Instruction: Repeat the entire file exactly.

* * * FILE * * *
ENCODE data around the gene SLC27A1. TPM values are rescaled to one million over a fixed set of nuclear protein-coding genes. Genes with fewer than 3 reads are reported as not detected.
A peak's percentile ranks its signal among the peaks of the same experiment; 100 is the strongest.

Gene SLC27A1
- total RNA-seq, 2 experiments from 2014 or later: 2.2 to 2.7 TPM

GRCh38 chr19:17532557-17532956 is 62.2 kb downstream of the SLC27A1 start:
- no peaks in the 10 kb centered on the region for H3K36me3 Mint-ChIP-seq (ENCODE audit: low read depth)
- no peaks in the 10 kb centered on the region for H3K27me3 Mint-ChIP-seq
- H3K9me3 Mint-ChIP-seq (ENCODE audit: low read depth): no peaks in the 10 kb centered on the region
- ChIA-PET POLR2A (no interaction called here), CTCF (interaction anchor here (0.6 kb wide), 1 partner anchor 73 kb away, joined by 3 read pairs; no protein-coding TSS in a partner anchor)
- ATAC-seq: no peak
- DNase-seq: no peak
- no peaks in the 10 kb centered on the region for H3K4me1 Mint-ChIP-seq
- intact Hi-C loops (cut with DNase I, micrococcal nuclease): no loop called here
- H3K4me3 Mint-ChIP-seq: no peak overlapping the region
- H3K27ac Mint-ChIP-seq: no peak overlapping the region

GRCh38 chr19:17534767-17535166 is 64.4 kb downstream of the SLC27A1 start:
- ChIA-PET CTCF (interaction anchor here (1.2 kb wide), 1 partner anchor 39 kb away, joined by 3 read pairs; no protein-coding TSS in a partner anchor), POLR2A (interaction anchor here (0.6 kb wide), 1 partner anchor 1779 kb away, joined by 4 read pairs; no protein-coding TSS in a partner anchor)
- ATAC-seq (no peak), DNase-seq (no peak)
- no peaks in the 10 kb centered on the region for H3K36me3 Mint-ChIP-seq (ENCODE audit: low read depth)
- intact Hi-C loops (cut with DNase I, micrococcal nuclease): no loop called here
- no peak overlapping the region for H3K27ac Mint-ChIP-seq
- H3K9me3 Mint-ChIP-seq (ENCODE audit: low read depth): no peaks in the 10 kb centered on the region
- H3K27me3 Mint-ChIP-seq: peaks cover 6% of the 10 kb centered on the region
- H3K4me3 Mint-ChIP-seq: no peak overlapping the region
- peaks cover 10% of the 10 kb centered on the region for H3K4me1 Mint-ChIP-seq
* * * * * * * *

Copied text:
ENCODE data around the gene SLC27A1. TPM values are rescaled to one million over a fixed set of nuclear protein-coding genes. Genes with fewer than 3 reads are reported as not detected.
A peak's percentile ranks its signal among the peaks of the same experiment; 100 is the strongest.

Gene SLC27A1
- total RNA-seq, 2 experiments from 2014 or later: 2.2 to 2.7 TPM

GRCh38 chr19:17532557-17532956 is 62.2 kb downstream of the SLC27A1 start:
- no peaks in the 10 kb centered on the region for H3K36me3 Mint-ChIP-seq (ENCODE audit: low read depth)
- no peaks in the 10 kb centered on the region for H3K27me3 Mint-ChIP-seq
- H3K9me3 Mint-ChIP-seq (ENCODE audit: low read depth): no peaks in the 10 kb centered on the region
- ChIA-PET POLR2A (no interaction called here), CTCF (interaction anchor here (0.6 kb wide), 1 partner anchor 73 kb away, joined by 3 read pairs; no protein-coding TSS in a partner anchor)
- ATAC-seq: no peak
- DNase-seq: no peak
- no peaks in the 10 kb centered on the region for H3K4me1 Mint-ChIP-seq
- intact Hi-C loops (cut with DNase I, micrococcal nuclease): no loop called here
- H3K4me3 Mint-ChIP-seq: no peak overlapping the region
- H3K27ac Mint-ChIP-seq: no peak overlapping the region

GRCh38 chr19:17534767-17535166 is 64.4 kb downstream of the SLC27A1 start:
- ChIA-PET CTCF (interaction anchor here (1.2 kb wide), 1 partner anchor 39 kb away, joined by 3 read pairs; no protein-coding TSS in a partner anchor), POLR2A (interaction anchor here (0.6 kb wide), 1 partner anchor 1779 kb away, joined by 4 read pairs; no protein-coding TSS in a partner anchor)
- ATAC-seq (no peak), DNase-seq (no peak)
- no peaks in the 10 kb centered on the region for H3K36me3 Mint-ChIP-seq (ENCODE audit: low read depth)
- intact Hi-C loops (cut with DNase I, micrococcal nuclease): no loop called here
- no peak overlapping the region for H3K27ac Mint-ChIP-seq
- H3K9me3 Mint-ChIP-seq (ENCODE audit: low read depth): no peaks in the 10 kb centered on the region
- H3K27me3 Mint-ChIP-seq: peaks cover 6% of the 10 kb centered on the region
- H3K4me3 Mint-ChIP-seq: no peak overlapping the region
- peaks cover 10% of the 10 kb centered on the region for H3K4me1 Mint-ChIP-seq